Pandemic-Related Anxiety and How to Break the Cycle – Part 2

We know that negative behaviors (like addiction) persist because we receive some kind of highly desirable reward for doing them (e.g. the “high” from drug use). I listened to an interview with Dr. Jud Brewer recently where he proposed that both anxiety and addiction follow similar brain patterns. The negative behavior of anxiety persists because the reward is feeling like we have control over a situation.

Of course, this is a false sense of control. The example given in the interview is of a worried parent staying up until their teenager comes home at night. The parent feels a sense of control over the situation which gives them a reason to continue their worrying. With the pandemic, there were (and still are) many unknowns, and the virus has been fatal for some people. In this potentially life-threatening situation, a sense of control, even a false sense of control, could certainly be a desirable reward!

Dr. Brewer suggests that you can break the anxiety loop by increasing your awareness. Ask yourself, “What am I getting from worrying in the present moment?” Is it a false sense of control? It is then important to substitute a reward that will give you greater satisfaction than your false sense of control. Here is a pandemic-related example.

At the start of the pandemic, we were told to stay at home, which turned the place where we live into a “safe zone.” However, if a person stays in their safe zone for too long, then they may panic when they are forced to re-enter the world. Over the past year, the media (social and otherwise) has reinforced this panic. Perhaps the sense of satisfaction one can feel from getting past the panic and experiencing the outside world is rewarding enough to help a person overcome their panic and anxiety. Please start the process by getting a vaccine. The vaccines are safe, but contact me if you have questions. Then, you can start doing lower risk activities in ways that are fun for you.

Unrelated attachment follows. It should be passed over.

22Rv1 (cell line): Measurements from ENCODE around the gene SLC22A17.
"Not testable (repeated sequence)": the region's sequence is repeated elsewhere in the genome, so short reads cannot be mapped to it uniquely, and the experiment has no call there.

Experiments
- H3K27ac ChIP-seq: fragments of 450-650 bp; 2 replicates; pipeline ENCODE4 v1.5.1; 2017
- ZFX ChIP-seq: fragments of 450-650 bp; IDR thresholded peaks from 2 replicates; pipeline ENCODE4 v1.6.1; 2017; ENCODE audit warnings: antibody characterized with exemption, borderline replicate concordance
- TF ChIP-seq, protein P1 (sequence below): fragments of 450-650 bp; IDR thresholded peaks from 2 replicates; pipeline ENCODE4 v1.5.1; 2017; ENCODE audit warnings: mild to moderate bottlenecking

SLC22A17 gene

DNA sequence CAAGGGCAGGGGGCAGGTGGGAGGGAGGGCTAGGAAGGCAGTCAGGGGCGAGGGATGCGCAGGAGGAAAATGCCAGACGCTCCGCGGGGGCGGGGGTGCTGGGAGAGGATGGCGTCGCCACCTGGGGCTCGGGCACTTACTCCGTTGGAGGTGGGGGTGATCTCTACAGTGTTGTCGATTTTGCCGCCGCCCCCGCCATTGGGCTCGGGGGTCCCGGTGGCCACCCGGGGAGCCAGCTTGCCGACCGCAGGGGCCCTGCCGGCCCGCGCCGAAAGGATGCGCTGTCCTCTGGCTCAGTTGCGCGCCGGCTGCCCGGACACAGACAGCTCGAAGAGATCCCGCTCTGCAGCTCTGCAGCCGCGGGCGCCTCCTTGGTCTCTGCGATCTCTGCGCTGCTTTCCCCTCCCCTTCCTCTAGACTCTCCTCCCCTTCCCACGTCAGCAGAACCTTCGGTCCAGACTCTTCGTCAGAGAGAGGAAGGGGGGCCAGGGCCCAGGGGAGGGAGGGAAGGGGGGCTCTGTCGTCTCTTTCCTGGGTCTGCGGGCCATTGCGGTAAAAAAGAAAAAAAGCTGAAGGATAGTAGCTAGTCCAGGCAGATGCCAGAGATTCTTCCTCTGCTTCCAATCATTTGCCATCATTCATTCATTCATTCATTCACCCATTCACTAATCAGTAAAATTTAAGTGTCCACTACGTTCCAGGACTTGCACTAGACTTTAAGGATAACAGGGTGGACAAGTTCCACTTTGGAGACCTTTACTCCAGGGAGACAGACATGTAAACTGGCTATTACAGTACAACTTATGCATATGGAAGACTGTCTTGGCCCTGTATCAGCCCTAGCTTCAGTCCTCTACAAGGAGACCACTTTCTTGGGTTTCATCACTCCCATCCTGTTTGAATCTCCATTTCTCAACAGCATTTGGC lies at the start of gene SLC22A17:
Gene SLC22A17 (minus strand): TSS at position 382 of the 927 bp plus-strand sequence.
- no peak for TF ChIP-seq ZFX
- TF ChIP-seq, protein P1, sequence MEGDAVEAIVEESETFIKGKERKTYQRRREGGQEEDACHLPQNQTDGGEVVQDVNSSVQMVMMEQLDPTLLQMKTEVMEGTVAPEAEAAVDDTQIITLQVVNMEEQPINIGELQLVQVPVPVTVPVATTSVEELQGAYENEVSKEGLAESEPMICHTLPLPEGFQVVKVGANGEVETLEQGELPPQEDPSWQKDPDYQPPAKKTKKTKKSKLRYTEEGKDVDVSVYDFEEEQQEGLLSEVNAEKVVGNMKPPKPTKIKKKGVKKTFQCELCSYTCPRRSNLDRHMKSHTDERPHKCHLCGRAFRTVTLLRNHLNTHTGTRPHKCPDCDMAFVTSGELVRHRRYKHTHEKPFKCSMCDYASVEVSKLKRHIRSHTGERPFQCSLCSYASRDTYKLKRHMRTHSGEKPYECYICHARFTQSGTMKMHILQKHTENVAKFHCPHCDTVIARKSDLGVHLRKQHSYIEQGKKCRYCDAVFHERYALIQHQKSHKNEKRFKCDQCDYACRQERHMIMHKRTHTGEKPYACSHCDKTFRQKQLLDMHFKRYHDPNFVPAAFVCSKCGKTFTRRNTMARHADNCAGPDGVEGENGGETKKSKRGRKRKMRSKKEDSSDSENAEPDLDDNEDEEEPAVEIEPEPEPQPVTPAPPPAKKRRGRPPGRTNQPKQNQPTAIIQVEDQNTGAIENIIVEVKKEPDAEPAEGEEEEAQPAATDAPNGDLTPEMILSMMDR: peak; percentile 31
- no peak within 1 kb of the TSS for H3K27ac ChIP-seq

Go for a walk along the river with the reward being the beauty and calmness of nature. Go to the grocery store with the reward being that you are doing an activity that you considered normal pre-pandemic. Go clothes shopping at times when the stores are not as busy with the reward being a sense of happiness that you used to feel when shopping, even if you don’t buy anything. Did you feel better afterwards? Focus on that feeling as a way to motivate yourself to do these activities again. You will feel rewarded for crawling out of your safe space which will encourage you to start to expand your safe zone.

The world constantly changes, and being able to adapt to change despite uncertainty will help you live a more comfortable and healthy life. I hope that this discussion gives you food for thought on your journey to conquering pandemic-related anxiety!

Resources used for this article:

https://www.psychiatrictimes.com/view/fresh-perspective-on-pandemic-anxiety
https://zdoggmd.com/jud-brewer-3/?fbclid=IwAR3Gh6cJozNQtq9met7xoWOrdCVa6H8rUi6mzj_yVbePFmrvxIHM2guVhHQ

Dr. Brewer’s book is called Unwinding Anxiety.

Have a good week! Feel free to contact me with any questions.
Melissa Boylan, MD, FAAFP
Family Physician and Owner of Noreta Family Medicine